by Otto Nagengast ‘17
The CSE welcomed a new member of the team this semester, Elana Dean. Elana and her husband, Professor Adam Dean in the Department of Political Science, come to Middlebury from Chicago. Although new to the Center, Elana is not new to social entrepreneurship.
After college Elana joined the Peace Corps and spent two years in Honduras working on youth development projects. In this time, she says, “The same questions always came up. How do we know if this program is working?… It wasn’t clear how what we were doing was making an impact.” After the Peace Corps, Elana pursued a bMasters Degree in Public Policy. She says that they were learning “how to leverage social science research” for bpositive social impact.
Elana then joined the University of Chicago Crime Lab as a project manager. The Crime Lab describes their work as “ [using] insights from basic science to help government agencies and non-profit organizations develop innovative new approaches to reducing violence, and work with them to test new innovations using randomized trials.” Elana was responsible for coordinating the Chicago Police Department, Chicago public schools, and researchers at numerous universities to ensure that the insights from the research were translated into effective policy. She believes that “an important piece of policy are the tools of social science.” She added that research like that done at the Crime Lab enable us to ask, “In a political vacuum, what is good policy?”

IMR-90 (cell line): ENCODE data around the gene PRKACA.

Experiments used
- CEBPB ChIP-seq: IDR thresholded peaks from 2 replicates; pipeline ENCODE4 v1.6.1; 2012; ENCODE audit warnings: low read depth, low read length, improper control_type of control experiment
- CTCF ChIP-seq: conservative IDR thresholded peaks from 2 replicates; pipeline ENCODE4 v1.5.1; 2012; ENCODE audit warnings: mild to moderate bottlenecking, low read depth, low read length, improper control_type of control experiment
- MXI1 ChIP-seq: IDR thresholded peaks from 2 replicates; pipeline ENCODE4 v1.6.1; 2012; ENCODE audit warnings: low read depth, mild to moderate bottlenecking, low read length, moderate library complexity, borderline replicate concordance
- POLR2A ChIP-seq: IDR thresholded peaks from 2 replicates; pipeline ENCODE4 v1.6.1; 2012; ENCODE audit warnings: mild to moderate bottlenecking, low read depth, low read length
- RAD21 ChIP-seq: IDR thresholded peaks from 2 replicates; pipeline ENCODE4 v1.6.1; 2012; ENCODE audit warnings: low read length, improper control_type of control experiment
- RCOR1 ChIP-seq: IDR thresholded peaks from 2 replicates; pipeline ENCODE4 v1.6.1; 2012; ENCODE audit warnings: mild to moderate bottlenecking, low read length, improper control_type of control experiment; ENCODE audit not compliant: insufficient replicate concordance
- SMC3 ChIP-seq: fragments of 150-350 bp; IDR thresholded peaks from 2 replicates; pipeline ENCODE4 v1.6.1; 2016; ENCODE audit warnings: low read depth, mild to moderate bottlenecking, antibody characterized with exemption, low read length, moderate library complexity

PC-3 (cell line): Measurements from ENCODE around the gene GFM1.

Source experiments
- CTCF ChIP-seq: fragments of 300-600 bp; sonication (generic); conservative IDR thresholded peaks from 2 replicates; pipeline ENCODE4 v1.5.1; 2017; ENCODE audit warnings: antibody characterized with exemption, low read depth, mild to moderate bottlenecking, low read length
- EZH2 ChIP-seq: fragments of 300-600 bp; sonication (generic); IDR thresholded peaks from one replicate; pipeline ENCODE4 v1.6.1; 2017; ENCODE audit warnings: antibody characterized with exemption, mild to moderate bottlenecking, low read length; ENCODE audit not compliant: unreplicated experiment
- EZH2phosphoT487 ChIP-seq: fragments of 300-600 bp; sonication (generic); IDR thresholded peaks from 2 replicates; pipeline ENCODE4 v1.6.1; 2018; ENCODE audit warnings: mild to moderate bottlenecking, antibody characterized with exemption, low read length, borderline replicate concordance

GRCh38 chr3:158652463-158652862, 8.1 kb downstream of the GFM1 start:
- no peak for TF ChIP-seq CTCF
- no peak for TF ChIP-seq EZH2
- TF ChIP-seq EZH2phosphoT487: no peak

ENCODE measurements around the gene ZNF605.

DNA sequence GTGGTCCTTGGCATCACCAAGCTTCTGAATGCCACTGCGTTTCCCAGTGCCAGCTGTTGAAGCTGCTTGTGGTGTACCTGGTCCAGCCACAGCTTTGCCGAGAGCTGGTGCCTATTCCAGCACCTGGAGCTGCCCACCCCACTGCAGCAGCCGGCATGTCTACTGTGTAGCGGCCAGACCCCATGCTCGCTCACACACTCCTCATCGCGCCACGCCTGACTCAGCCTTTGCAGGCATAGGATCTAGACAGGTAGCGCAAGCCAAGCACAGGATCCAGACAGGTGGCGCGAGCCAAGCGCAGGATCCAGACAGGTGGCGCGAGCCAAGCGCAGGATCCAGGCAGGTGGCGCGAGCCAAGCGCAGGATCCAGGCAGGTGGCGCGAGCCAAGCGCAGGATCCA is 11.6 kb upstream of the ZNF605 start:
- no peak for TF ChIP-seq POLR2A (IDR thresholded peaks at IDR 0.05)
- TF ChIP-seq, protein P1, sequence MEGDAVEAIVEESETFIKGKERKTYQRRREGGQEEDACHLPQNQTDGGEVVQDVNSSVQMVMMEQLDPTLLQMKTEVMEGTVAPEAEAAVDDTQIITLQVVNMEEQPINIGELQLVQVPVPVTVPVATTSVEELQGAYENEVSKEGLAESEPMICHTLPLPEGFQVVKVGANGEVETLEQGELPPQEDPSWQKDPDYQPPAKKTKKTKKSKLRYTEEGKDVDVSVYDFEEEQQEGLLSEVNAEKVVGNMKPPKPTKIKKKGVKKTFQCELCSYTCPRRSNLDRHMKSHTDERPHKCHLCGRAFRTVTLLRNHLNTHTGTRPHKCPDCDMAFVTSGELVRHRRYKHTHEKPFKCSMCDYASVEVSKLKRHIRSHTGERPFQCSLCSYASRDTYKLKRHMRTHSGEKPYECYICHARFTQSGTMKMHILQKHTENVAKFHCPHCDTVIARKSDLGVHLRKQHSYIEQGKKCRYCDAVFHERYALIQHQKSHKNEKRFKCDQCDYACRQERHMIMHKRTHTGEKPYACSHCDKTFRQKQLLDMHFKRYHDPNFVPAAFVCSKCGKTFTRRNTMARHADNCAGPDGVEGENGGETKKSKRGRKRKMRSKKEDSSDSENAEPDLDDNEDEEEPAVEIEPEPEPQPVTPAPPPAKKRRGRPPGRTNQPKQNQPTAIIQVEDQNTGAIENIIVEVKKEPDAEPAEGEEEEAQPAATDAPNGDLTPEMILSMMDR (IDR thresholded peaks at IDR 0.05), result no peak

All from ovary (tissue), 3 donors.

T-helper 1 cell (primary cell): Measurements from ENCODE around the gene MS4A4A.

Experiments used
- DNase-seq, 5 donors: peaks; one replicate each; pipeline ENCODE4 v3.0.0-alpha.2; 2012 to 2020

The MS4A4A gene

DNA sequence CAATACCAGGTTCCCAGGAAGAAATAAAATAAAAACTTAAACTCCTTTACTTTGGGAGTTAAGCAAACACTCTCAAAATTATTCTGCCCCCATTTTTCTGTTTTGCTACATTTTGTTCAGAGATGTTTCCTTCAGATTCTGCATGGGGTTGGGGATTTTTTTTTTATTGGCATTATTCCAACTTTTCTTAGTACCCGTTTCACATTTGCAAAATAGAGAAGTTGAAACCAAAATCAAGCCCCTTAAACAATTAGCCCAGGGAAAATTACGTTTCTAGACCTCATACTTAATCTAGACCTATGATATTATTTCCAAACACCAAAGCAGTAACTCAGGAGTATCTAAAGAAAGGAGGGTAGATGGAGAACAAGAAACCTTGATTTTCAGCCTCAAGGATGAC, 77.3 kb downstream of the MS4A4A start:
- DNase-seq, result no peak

This fall at the Center, Elana has been working with Professor Jon Isham, Director of the CSE, to create a system of assessment for Davis Projects for Peace. Founded nine years ago, the Davis Project for Peace initiative offers $10,000 grants for students who have a project that “promote peace and address the root causes of conflict among parties.” Projects range from youth programming like camps to microloans for low-income families in developing countries to business development projects like cooperatives for artists. To date, over 800 projects have been funded, and they span the globe. Elana says that with the assessment system she is helping to build, they hope to better understand “what is a successful project and what makes a successful project.”
Elana also works at the Open Door Clinic in Middlebury. The clinic aims to provide healthcare for all, regardless of someone’s financial circumstances. The Clinic, Elana says, helps many undocumented workers in the Middlebury area.
Elana says that the CSE is “asking really great questions.” She finds “the level of collaboration [at the CSE] between students and staff really impressive…[it’s] a really dynamic place and everyone is really passionate.” She added “the really cool thing about the center is that it works both in local and global spheres.”